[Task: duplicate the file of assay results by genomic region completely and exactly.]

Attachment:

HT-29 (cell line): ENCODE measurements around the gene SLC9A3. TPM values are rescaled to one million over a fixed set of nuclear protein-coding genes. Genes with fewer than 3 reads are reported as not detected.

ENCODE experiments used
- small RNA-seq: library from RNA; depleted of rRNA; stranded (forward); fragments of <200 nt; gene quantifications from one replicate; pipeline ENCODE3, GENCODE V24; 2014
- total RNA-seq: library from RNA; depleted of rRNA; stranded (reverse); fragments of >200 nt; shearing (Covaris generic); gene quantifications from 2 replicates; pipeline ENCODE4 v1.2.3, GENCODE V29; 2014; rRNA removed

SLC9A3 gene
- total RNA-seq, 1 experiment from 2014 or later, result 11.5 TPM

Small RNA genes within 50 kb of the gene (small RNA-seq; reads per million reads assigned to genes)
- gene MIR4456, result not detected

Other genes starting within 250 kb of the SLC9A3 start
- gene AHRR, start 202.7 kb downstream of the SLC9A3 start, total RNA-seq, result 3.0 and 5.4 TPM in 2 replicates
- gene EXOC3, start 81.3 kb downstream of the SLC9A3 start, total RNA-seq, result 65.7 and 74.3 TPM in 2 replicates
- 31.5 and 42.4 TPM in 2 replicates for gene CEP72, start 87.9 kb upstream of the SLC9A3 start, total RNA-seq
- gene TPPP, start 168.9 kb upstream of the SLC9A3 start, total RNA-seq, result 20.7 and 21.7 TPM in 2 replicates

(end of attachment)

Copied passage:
HT-29 (cell line): ENCODE measurements around the gene SLC9A3. TPM values are rescaled to one million over a fixed set of nuclear protein-coding genes. Genes with fewer than 3 reads are reported as not detected.

ENCODE experiments used
- small RNA-seq: library from RNA; depleted of rRNA; stranded (forward); fragments of <200 nt; gene quantifications from one replicate; pipeline ENCODE3, GENCODE V24; 2014
- total RNA-seq: library from RNA; depleted of rRNA; stranded (reverse); fragments of >200 nt; shearing (Covaris generic); gene quantifications from 2 replicates; pipeline ENCODE4 v1.2.3, GENCODE V29; 2014; rRNA removed

SLC9A3 gene
- total RNA-seq, 1 experiment from 2014 or later, result 11.5 TPM

Small RNA genes within 50 kb of the gene (small RNA-seq; reads per million reads assigned to genes)
- gene MIR4456, result not detected

Other genes starting within 250 kb of the SLC9A3 start
- gene AHRR, start 202.7 kb downstream of the SLC9A3 start, total RNA-seq, result 3.0 and 5.4 TPM in 2 replicates
- gene EXOC3, start 81.3 kb downstream of the SLC9A3 start, total RNA-seq, result 65.7 and 74.3 TPM in 2 replicates
- 31.5 and 42.4 TPM in 2 replicates for gene CEP72, start 87.9 kb upstream of the SLC9A3 start, total RNA-seq
- gene TPPP, start 168.9 kb upstream of the SLC9A3 start, total RNA-seq, result 20.7 and 21.7 TPM in 2 replicates